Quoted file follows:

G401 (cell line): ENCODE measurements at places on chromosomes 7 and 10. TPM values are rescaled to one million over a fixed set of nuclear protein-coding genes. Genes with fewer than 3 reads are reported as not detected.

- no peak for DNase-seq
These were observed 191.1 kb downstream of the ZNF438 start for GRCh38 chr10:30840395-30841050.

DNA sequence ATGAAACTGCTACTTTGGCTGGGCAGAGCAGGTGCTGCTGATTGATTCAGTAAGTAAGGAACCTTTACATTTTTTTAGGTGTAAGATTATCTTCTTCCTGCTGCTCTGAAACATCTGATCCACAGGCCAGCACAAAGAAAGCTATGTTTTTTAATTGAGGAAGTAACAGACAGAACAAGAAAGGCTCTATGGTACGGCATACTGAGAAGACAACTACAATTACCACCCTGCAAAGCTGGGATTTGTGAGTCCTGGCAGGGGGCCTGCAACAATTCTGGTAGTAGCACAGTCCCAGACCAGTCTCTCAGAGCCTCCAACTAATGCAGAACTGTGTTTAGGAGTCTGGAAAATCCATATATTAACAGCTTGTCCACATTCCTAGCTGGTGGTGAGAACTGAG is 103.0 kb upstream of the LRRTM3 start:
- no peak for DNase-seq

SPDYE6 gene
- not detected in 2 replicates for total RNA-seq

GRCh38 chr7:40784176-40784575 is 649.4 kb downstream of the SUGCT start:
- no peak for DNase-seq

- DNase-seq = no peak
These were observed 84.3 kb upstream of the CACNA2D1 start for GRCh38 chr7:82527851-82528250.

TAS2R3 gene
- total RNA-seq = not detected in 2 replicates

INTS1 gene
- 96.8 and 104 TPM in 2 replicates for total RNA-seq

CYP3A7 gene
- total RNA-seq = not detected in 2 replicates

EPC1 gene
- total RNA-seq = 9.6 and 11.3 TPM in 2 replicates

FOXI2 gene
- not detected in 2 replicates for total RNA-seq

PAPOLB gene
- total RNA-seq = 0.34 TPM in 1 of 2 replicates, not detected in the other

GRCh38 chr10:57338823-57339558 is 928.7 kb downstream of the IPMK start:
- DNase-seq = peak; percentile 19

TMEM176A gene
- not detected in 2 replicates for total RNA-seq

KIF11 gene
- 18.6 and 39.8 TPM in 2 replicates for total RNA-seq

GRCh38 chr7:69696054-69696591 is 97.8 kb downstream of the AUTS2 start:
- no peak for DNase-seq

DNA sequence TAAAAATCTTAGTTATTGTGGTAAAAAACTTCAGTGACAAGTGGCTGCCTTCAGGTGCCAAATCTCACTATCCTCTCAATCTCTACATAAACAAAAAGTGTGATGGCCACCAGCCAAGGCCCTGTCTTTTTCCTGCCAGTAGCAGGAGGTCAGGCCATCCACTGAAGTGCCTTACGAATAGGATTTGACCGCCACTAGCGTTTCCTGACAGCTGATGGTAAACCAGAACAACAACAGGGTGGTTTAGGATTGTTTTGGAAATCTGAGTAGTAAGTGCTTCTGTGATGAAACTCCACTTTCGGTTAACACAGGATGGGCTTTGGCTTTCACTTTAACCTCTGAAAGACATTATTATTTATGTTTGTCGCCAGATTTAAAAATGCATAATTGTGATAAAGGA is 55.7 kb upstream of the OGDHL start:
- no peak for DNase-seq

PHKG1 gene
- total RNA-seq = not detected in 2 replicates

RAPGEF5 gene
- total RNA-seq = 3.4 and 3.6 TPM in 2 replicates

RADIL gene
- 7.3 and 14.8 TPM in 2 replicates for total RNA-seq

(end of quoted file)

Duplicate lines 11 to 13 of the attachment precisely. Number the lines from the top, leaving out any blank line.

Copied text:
These were observed 84.3 kb upstream of the CACNA2D1 start for GRCh38 chr7:82527851-82528250.

TAS2R3 gene
- total RNA-seq = not detected in 2 replicates